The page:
• Consider what sort of specialization is valid while keeping within the contract of the original base class. In what ways can methods be overridden such that a caller shouldn't need to know about the specialization, just that it works? java.util.Properties is a great example of bad specialization here - callers can't just treat it as a normal Hashtable, because it should only have strings for keys and values.

  • If a type is meant to be immutable, it shouldn't allow inheritance - because a subclass can easily be mutable. Oddities could then abound.

  • Should you implement some sort of cloning ability? If you don't, it may make it harder for subclasses to clone properly. Sometimes a memberwise clone is good enough, but other times it may not make sense.

  • If you don't provide any virtual members, you may well be reasonably safe - but at that point any subclasses are providing extra, different functionality rather than specializing the existing functionality. That's not necessarily a bad thing, but it doesn't feel like the original purpose of inheritance.

Many of these are much less of a problem for application builders than class library designers: if you know that you and your colleagues are going to be the only people ever to derive from your type, then you can get away with a lot less up-front design - you can fix the subclasses if you need to at a later date.

These are just off-the-cuff points, by the way. I may be able to come up with more if I think for long enough. Josh Bloch puts it all very well in Effective Java 2, btw.

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What is a 'virtual' method? –  willcodejavaforfood Jan 17 '09 at 20:16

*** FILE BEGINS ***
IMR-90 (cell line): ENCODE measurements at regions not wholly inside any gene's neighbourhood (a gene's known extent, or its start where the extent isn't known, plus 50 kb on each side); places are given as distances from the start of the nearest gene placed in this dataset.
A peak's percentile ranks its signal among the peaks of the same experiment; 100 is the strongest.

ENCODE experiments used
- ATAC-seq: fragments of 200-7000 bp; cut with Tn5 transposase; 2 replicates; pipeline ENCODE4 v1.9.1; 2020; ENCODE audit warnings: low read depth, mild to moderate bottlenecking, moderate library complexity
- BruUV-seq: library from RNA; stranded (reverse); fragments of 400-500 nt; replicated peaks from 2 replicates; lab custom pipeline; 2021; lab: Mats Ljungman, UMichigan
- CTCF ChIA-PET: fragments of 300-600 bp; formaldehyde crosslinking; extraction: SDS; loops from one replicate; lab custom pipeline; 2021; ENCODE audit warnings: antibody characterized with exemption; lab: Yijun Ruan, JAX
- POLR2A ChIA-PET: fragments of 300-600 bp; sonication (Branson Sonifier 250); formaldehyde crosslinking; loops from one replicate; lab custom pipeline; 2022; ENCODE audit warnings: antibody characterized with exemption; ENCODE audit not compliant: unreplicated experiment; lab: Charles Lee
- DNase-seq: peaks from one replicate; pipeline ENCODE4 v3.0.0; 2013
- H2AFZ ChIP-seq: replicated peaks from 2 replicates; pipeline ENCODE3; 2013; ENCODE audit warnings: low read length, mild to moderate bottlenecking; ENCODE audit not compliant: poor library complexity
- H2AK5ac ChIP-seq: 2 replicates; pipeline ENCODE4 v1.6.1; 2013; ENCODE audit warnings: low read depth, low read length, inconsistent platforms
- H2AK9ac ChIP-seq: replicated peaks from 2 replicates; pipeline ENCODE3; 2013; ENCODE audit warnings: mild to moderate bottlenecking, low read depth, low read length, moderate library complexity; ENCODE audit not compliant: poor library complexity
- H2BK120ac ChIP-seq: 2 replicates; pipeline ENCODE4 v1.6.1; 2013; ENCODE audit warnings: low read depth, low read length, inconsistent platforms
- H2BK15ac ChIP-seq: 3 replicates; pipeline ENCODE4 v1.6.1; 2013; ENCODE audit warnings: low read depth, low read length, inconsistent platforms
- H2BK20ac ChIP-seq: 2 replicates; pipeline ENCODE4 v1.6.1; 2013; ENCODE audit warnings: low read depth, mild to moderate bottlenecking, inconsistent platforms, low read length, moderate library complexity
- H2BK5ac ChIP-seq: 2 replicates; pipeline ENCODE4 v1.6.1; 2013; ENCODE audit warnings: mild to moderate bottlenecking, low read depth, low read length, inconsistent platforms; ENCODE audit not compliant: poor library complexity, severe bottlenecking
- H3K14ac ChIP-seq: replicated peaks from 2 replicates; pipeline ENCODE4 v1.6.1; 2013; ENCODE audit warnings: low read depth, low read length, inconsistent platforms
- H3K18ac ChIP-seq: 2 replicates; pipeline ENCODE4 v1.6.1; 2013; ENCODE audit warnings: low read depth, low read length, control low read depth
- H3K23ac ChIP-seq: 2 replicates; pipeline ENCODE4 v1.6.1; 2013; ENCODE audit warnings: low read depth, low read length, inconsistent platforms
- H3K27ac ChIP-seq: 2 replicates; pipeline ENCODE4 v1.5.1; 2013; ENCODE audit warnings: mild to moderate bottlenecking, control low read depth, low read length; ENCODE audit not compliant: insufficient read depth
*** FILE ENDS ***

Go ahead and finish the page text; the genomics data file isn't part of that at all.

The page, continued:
One which is called polymorphically. In most cases, this is the same as "can be overridden" - i.e. in Java terminology, non-final. –  Jon Skeet Jan 17 '09 at 20:22
    
All object methods are virtual in Java. It means that the target of a member function call is always determined by the object referenced rather than the type of the reference at the call site. This isn't always the case in C++ or C# –  U62 Jan 17 '09 at 20:22
    
In java, only non-private non-final methods are 'virtual'. –  Peter Štibraný Jan 17 '09 at 20:27
    
Non-private, non-final, non-static methods :) –  Jon Skeet Jan 17 '09 at 20:31

I think the main point is in the second-to-last paragraph in Jon's response: Most people think of "designing for inheritance" in terms of application design, i.e. they just want it to work, and if it doesn't, it can be fixed.

But it's a whole different beast to design an inheritable class as an API for other people to work with - because then the proteced fields and a whole lot of implementation details implicitly become part of the API contract which people using the API have to understand, and which cannot be changed without breaking the code using the API. If you make a mistake in the design or the implementation, chances are you can't fix it without breaking code that depends on it.

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+1 yes BUT many times design errors and oversights in base classes can easily be corrected in subclasses UNLESS the designer is arrogant enough to assume that he got everything complete and right for all time, i.e. the base class is sealed or the main methods are non-virtual! –  Steven A. Lowe Jan 18 '09 at 4:05